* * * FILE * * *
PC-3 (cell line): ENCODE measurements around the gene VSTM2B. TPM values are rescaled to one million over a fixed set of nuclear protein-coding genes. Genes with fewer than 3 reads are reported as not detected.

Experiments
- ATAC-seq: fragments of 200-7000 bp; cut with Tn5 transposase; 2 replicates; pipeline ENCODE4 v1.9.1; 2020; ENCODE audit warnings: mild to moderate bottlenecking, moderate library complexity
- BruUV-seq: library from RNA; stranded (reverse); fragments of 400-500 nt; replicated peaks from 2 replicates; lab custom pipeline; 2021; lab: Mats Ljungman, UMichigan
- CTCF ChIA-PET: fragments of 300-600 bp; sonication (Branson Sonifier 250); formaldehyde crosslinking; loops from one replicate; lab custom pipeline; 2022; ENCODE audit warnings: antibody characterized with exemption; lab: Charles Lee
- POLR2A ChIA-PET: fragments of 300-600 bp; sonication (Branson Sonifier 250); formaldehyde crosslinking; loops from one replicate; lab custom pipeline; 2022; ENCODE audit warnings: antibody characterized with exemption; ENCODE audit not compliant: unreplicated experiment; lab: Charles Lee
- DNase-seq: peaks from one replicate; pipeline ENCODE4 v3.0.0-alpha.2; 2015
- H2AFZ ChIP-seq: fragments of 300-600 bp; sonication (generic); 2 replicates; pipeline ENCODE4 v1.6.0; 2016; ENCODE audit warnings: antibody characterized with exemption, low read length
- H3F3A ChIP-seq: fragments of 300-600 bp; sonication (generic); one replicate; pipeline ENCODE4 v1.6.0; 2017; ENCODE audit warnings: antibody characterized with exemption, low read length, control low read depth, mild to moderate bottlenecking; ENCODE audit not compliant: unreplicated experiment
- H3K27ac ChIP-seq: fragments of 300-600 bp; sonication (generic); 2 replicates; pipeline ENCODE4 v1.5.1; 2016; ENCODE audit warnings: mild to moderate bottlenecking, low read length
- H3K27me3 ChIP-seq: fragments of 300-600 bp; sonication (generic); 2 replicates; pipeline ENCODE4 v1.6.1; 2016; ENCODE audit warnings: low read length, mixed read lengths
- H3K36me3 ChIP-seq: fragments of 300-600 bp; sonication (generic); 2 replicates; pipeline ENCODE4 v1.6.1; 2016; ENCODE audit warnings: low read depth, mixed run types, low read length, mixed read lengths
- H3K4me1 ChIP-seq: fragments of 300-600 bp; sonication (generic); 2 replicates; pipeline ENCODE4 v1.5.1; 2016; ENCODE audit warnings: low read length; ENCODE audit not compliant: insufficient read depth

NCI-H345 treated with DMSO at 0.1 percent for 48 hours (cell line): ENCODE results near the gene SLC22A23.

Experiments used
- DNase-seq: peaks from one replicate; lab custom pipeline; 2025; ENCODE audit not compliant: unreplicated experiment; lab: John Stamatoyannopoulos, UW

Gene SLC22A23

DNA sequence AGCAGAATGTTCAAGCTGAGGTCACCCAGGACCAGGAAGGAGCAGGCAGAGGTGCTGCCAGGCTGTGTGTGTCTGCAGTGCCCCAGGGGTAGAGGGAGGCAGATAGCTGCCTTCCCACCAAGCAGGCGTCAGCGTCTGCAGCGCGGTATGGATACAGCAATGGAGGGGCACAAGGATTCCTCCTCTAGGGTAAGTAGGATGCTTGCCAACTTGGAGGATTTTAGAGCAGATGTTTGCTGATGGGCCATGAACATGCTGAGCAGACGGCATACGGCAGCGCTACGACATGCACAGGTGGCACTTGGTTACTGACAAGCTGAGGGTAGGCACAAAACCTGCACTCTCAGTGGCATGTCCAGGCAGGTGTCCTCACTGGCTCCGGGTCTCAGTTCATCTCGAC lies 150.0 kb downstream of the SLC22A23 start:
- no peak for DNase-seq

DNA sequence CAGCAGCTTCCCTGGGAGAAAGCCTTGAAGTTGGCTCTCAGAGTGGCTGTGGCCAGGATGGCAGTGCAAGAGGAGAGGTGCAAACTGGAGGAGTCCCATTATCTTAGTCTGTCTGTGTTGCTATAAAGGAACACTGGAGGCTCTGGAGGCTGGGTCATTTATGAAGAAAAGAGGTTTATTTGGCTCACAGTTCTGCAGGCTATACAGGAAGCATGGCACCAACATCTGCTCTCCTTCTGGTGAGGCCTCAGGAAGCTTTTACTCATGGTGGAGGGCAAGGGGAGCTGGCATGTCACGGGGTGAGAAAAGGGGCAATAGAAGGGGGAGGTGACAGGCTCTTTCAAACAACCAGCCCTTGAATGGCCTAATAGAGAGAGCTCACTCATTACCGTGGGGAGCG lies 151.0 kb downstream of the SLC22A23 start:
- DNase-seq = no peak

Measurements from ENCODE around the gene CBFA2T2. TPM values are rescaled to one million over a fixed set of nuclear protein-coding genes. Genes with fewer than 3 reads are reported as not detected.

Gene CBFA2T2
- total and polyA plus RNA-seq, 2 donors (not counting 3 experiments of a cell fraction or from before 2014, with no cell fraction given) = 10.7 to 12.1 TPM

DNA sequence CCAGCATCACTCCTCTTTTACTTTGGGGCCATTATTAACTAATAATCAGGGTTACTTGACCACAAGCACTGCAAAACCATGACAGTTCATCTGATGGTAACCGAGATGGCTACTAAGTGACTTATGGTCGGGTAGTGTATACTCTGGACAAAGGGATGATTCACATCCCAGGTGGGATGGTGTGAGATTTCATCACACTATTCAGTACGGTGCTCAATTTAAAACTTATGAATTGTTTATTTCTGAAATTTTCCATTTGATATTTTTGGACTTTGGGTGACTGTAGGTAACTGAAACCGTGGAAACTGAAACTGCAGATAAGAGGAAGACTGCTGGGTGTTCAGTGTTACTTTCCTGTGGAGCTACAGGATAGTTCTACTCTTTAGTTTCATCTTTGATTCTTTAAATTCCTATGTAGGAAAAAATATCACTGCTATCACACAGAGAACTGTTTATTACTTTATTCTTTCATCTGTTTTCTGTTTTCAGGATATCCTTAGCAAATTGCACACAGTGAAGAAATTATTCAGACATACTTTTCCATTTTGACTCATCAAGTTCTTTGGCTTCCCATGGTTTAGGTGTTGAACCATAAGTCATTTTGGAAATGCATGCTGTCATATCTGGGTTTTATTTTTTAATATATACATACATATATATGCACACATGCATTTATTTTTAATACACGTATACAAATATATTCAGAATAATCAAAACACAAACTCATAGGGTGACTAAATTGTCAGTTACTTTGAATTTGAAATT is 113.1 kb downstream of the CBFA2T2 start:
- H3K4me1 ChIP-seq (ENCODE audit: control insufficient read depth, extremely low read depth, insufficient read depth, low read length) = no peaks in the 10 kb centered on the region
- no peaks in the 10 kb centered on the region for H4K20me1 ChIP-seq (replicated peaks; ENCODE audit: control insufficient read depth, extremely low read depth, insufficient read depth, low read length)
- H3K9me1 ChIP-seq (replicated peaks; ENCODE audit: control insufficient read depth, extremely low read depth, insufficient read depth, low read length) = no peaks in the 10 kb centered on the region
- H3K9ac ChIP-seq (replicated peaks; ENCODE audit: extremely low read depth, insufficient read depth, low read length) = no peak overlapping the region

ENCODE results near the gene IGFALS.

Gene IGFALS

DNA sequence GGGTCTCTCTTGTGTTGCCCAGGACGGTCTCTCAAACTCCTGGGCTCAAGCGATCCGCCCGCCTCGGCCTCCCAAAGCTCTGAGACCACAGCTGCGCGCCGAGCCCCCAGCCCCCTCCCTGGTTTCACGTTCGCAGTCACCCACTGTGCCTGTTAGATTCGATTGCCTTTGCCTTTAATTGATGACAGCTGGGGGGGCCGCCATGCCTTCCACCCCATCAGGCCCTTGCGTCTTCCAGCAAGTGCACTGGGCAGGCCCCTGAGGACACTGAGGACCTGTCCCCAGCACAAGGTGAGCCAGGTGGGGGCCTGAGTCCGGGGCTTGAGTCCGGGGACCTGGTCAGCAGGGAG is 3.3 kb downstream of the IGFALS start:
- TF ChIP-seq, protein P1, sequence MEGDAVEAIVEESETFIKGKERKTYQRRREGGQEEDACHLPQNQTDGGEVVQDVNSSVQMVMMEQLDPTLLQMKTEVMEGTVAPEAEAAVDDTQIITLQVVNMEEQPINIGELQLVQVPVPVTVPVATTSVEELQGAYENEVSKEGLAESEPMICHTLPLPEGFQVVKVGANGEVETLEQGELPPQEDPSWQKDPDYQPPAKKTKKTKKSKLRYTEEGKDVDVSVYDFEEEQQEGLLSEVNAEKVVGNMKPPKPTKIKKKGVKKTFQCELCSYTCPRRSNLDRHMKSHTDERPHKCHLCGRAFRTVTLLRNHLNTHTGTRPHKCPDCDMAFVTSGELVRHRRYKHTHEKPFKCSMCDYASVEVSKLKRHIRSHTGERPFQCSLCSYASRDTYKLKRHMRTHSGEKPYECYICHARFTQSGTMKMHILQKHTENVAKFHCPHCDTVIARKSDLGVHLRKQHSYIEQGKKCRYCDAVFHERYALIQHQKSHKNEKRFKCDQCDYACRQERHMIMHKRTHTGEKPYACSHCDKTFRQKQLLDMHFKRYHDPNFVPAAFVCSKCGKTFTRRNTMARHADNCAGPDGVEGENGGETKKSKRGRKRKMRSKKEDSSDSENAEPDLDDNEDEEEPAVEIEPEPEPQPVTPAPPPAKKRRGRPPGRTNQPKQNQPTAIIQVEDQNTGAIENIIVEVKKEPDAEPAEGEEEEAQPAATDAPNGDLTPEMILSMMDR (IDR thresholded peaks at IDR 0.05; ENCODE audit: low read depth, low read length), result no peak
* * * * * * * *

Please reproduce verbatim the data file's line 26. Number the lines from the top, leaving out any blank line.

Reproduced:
- H3K4me1 ChIP-seq (ENCODE audit: control insufficient read depth, extremely low read depth, insufficient read depth, low read length) = no peaks in the 10 kb centered on the region